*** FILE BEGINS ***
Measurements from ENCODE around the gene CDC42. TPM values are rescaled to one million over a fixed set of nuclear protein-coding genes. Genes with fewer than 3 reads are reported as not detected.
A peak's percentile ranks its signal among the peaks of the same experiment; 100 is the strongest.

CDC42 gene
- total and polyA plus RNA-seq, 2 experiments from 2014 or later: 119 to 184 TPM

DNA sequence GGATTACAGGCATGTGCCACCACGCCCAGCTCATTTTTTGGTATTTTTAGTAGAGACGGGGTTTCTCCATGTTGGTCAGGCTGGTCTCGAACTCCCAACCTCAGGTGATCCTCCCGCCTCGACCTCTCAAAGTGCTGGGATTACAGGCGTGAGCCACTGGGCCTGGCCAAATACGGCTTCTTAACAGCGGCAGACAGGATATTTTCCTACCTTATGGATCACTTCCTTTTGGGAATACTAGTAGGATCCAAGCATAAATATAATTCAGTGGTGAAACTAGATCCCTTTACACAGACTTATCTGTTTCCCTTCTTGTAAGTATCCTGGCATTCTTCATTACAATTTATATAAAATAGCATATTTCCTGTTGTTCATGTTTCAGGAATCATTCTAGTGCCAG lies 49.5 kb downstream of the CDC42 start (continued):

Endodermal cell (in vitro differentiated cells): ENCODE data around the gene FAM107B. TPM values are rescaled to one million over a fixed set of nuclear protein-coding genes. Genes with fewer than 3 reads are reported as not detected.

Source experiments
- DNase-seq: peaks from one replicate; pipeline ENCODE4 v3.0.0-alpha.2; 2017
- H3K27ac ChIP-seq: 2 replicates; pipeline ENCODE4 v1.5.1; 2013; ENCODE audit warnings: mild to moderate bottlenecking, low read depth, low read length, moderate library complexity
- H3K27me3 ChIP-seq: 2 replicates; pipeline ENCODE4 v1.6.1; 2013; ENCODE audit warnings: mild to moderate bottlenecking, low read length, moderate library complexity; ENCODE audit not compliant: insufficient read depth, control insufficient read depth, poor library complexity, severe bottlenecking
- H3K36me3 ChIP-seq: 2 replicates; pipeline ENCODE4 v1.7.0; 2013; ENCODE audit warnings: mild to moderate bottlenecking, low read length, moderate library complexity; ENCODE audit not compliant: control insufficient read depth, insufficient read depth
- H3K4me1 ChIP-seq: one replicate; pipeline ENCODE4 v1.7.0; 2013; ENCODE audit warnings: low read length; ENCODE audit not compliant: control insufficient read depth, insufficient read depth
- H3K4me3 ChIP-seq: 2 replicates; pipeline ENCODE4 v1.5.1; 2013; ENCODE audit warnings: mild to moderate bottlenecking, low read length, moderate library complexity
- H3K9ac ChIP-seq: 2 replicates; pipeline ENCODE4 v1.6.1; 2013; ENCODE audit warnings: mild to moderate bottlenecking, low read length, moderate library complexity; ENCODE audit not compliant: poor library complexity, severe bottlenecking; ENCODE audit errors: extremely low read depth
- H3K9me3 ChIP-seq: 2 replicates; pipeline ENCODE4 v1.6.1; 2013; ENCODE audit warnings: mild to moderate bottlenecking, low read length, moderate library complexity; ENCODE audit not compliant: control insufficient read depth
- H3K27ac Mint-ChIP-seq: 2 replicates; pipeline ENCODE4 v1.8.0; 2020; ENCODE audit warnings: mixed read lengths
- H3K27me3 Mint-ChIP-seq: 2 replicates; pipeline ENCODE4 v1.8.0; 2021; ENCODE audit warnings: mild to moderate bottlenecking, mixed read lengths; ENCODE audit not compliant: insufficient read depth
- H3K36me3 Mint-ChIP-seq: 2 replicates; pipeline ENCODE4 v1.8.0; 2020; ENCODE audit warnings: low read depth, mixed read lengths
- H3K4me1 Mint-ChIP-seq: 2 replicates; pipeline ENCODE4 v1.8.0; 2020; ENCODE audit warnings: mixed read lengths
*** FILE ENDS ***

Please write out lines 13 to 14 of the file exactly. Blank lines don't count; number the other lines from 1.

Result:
- H3K4me3 ChIP-seq: 2 replicates; pipeline ENCODE4 v1.5.1; 2013; ENCODE audit warnings: mild to moderate bottlenecking, low read length, moderate library complexity
- H3K9ac ChIP-seq: 2 replicates; pipeline ENCODE4 v1.6.1; 2013; ENCODE audit warnings: mild to moderate bottlenecking, low read length, moderate library complexity; ENCODE audit not compliant: poor library complexity, severe bottlenecking; ENCODE audit errors: extremely low read depth